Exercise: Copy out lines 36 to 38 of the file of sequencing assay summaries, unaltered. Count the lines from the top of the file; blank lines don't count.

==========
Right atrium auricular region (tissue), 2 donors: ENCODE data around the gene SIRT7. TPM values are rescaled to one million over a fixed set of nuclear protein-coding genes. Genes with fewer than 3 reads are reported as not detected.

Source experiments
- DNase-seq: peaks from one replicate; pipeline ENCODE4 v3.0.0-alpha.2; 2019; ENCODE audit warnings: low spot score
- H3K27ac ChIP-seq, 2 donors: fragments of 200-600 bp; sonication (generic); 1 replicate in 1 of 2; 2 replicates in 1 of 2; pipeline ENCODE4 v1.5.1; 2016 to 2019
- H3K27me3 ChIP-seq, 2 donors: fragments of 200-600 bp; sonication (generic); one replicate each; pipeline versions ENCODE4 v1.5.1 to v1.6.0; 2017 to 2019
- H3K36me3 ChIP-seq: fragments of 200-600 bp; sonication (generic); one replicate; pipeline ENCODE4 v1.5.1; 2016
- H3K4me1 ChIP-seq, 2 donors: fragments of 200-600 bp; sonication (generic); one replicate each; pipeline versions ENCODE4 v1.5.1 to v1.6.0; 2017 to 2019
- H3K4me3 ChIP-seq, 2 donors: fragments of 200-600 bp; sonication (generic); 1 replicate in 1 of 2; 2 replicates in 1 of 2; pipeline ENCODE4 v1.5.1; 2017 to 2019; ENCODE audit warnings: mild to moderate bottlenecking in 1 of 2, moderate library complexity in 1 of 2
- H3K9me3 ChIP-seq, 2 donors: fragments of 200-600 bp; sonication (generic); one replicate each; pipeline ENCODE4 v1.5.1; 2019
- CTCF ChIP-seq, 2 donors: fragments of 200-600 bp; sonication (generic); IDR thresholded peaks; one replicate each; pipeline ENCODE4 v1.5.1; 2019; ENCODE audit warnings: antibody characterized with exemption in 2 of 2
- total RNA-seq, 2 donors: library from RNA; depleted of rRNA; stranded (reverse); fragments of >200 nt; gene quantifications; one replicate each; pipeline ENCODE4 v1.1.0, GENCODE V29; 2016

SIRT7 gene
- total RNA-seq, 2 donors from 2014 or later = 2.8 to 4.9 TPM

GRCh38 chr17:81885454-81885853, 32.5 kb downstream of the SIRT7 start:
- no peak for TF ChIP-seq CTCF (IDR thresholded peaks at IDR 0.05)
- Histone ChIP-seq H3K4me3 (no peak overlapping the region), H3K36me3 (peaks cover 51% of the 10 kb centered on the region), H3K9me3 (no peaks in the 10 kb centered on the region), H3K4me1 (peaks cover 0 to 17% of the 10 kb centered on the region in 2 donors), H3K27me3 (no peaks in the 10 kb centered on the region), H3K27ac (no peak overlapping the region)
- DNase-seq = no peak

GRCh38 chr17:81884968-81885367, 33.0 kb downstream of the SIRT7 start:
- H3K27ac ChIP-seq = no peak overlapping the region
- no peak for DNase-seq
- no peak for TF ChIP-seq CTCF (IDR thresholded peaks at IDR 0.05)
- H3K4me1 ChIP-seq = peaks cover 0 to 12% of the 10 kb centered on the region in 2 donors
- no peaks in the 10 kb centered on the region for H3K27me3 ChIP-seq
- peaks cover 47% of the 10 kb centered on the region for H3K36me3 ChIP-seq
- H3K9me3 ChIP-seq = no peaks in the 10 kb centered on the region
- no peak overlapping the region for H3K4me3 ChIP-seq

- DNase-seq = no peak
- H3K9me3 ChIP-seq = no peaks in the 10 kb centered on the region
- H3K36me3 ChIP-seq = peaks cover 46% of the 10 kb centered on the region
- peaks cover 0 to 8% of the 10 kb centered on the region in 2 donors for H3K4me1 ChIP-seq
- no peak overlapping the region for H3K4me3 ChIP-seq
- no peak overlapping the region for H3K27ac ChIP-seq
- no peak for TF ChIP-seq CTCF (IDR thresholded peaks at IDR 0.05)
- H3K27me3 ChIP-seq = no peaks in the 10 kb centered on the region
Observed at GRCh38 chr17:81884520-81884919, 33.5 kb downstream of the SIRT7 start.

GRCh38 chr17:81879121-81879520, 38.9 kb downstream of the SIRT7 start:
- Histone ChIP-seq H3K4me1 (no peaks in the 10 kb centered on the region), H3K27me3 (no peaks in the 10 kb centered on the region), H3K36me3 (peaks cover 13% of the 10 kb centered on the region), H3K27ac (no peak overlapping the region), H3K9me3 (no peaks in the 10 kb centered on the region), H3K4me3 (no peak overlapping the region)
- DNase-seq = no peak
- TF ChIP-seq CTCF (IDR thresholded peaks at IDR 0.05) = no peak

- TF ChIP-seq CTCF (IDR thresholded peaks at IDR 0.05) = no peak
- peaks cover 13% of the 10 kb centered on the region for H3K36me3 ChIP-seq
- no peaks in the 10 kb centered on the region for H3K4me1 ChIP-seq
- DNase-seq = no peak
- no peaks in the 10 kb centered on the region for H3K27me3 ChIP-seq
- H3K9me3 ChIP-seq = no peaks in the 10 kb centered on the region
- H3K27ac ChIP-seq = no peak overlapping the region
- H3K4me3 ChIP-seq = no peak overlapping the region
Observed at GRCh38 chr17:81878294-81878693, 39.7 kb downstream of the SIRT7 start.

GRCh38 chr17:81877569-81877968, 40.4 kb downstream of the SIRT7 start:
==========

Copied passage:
GRCh38 chr17:81879121-81879520, 38.9 kb downstream of the SIRT7 start:
- Histone ChIP-seq H3K4me1 (no peaks in the 10 kb centered on the region), H3K27me3 (no peaks in the 10 kb centered on the region), H3K36me3 (peaks cover 13% of the 10 kb centered on the region), H3K27ac (no peak overlapping the region), H3K9me3 (no peaks in the 10 kb centered on the region), H3K4me3 (no peak overlapping the region)
- DNase-seq = no peak